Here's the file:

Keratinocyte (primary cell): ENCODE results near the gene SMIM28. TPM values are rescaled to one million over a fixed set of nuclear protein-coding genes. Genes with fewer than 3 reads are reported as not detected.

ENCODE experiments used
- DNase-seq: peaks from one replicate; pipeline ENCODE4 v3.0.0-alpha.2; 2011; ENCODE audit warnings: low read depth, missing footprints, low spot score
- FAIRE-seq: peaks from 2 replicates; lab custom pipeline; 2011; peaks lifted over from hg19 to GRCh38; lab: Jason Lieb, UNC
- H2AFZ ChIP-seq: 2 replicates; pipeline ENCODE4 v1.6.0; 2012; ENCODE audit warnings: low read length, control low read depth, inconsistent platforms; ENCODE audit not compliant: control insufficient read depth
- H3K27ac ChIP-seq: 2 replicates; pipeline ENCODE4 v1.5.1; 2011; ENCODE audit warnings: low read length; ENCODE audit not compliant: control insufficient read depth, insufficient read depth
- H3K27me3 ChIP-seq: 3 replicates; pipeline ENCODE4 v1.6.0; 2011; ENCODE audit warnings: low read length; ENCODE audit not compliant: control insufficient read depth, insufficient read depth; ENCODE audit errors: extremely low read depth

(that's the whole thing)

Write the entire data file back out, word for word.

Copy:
Keratinocyte (primary cell): ENCODE results near the gene SMIM28. TPM values are rescaled to one million over a fixed set of nuclear protein-coding genes. Genes with fewer than 3 reads are reported as not detected.

ENCODE experiments used
- DNase-seq: peaks from one replicate; pipeline ENCODE4 v3.0.0-alpha.2; 2011; ENCODE audit warnings: low read depth, missing footprints, low spot score
- FAIRE-seq: peaks from 2 replicates; lab custom pipeline; 2011; peaks lifted over from hg19 to GRCh38; lab: Jason Lieb, UNC
- H2AFZ ChIP-seq: 2 replicates; pipeline ENCODE4 v1.6.0; 2012; ENCODE audit warnings: low read length, control low read depth, inconsistent platforms; ENCODE audit not compliant: control insufficient read depth
- H3K27ac ChIP-seq: 2 replicates; pipeline ENCODE4 v1.5.1; 2011; ENCODE audit warnings: low read length; ENCODE audit not compliant: control insufficient read depth, insufficient read depth
- H3K27me3 ChIP-seq: 3 replicates; pipeline ENCODE4 v1.6.0; 2011; ENCODE audit warnings: low read length; ENCODE audit not compliant: control insufficient read depth, insufficient read depth; ENCODE audit errors: extremely low read depth